None of this is necessary. It’s perfectly normal in make-based C/C++ projects to have a build rule which uses the compiler to generate the dependencies during the first build & then include those build dependencies into the Makefile for subsequent incremental builds.

          There’s no need to keep track of the dependencies for C/C++ files by hand.

          (For reasons which are not entirely clear to me, Google’s Bazel does not appear to do this. Meson does though, if you want a nice modern build tool.)

          1. 2

            Maybe recursive make is where it breaks down. I have fond memories of hardcoding dependencies between libraries in the top level makefile – an activity reserved for special occations when someone had tracked down an obscure stale rebuild issue.

            (I think recursive make, at least done the obvious top-down way, is flawed.)

            1. 1

              Yeah, you never want to be calling make from within make.

            2. 2

              I imagine the reason is that Bazel requires a static dependency graph, including for all autogenerated intermediate files. I’m not sure why the graph is encoded directly in files instead of maintained in a parallel index though.

              There’s internal tooling at Google to automatically update dependencies in BUILD files from source files, but it’s apparently not open sourced.

            3. 4

              You can’t add dependencies on the fly in Make, unfortunately. You can get a list of dependencies of a file in Makefile format in with gcc using -MD and -MF, but that complicates things a lot. Ninja on the other hand has native support for these rules, but from what I’ve heard Ninja is mostly made to be used by higher-level build tools rather than directly. (I mean you can manually write your ninja file and use ninja just like that, but it’s not as pleasant to write and read as Makefiles.)

              1. 5

                from what I’ve heard Ninja is mostly made to be used by higher-level build tools rather than directly. (I mean you can manually write your ninja file and use ninja just like that, but it’s not as pleasant to write and read as Makefiles.)

                That’s an explicit design goal of Ninja. Make is not a good language to write by hand, but it’s just good enough that people do it. Ninja follows the UNIX philosophy. It does one thing: it checks dependencies and runs commands very, very quickly. It is intended to be the target for higher-level languages and by removing the requirement from the high-level languages that they have to be able to run the build quickly, you can more easily optimise them for usability.

                Unfortunately, the best tool for generating Ninja files is CMake, whose main selling point is that it’s not as bad as autoconf. It’s still a string-based macro processor pretending to be a programming language though. I keep wishing someone would pick up Jon Anderson’s Fabriquer (a strongly typed language where actions, files and lists are first-class types, with a module system for composition, intended for generating Ninja files) and finish it.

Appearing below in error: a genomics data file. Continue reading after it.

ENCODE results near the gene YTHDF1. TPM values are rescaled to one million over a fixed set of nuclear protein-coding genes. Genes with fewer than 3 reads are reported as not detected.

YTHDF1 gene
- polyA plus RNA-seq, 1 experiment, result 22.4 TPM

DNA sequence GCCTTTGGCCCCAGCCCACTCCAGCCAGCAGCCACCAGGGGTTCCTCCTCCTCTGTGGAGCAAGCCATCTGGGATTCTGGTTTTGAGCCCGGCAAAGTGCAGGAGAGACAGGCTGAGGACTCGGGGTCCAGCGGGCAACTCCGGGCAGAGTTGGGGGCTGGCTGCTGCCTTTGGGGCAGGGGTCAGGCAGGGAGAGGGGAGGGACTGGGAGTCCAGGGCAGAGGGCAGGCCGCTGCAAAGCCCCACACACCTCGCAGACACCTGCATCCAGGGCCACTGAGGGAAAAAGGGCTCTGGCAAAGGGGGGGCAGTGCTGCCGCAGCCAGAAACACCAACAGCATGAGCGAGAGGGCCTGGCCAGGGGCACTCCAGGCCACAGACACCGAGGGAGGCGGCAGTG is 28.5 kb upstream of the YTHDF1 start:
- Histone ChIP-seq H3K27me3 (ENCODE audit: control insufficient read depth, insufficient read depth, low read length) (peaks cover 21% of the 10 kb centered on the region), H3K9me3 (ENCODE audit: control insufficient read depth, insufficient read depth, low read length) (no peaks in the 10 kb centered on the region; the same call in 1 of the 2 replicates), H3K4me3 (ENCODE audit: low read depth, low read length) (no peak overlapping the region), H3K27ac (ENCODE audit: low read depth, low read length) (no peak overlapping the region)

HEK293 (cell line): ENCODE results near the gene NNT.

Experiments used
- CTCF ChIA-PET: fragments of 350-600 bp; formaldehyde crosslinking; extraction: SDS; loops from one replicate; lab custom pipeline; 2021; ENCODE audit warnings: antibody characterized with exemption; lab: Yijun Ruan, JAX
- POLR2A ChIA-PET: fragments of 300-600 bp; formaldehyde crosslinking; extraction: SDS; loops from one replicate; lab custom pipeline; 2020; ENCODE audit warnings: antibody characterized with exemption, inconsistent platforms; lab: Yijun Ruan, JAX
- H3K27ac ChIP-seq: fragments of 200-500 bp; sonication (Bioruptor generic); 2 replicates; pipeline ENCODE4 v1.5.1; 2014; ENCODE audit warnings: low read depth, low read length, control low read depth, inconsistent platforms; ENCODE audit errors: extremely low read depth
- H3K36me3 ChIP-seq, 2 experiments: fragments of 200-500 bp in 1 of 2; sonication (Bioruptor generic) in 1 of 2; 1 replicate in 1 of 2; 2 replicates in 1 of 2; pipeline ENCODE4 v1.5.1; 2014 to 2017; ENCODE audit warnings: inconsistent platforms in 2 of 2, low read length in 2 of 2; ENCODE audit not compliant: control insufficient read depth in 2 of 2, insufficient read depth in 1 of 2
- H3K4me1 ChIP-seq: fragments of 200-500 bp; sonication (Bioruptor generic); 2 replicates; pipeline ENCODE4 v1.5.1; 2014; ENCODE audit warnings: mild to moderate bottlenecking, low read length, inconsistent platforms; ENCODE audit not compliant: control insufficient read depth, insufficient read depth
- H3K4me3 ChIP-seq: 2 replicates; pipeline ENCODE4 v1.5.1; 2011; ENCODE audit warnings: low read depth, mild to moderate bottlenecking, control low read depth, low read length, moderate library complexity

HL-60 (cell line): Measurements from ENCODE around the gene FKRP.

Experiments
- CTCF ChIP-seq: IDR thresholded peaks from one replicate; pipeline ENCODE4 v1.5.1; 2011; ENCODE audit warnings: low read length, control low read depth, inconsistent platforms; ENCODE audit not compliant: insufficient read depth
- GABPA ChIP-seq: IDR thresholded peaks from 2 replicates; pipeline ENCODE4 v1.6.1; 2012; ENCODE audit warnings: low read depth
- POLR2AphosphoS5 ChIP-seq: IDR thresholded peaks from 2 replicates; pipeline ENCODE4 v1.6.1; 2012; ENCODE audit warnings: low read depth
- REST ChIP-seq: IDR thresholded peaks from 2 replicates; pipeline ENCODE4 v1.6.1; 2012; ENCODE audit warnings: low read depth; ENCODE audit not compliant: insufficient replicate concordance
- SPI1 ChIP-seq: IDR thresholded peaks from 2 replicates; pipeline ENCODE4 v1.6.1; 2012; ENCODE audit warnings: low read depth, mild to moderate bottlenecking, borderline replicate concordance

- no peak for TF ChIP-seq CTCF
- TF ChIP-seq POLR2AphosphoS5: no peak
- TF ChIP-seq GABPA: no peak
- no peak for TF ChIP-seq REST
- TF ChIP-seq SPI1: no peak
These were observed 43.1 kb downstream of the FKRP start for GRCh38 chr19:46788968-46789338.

1. 1

                  The best tool for generating Ninja files is Meson :P

                  Admittedly not the most flexible one, if you have very fancy auto-generators and other very unusual parts of the build you might struggle to integrate them, but for any typical unixy project Meson is an absolute no-brainer. It’s the new de-facto standard among all the unix desktop infrastructure at least.

                  1. 1

                    I’ve not used Meson, but it appears to have a dependency on Python, which is a deal breaker for me in a build system.

                  2. 1

                    CMake, whose main selling point is that it’s not as bad as autoconf. It’s still a string-based macro processor pretending to be a programming language though.

                    It’s kind of amazing how wretched a programming language someone can create, when they don’t realize ahead of time that they’re creating a programming language. “It’s just a {configuration file / build system / Personal Home Page templater}” … and then a few revisions later it’s metastasized into a Turing-complete Frankenstein. Sigh. CMake would be so much better if it were, say, a Python package instead of a language.

                    I recall Ierusalemchy saying that Lua was created in part to counter this, with a syntax simple enough to use for a static config file, but able to contain logic using a syntax that was well thought-out in advance.

                  3. 5

                    You can’t add dependencies on the fly in Make, unfortunately.

                    The usual way to handle this is to write the Makefile to -include $DEPFILES or something similar, and generate all of the dependency make fragments (stored in DEPFILES, of course) with the -MMD/-MF commands on the initial compile.

                    1. 2

                      You can definitely do this, here’s an excerpt from one of my makefiles:

                      build/%.o: src/%.c | $(BUILDDIR)
                      	$(CC) -o "$@" -c "$<" $(CFLAGS) -MMD -MP -MF $(@:%.o=%.d)
                      
                      -include $(OBJFILES:%.o=%.d)
                      

                      Not the most optimal solution, but it definitely works! Just need to ensure you output to the right file, wouldn’t call it particularly complicated, it’s a two line change.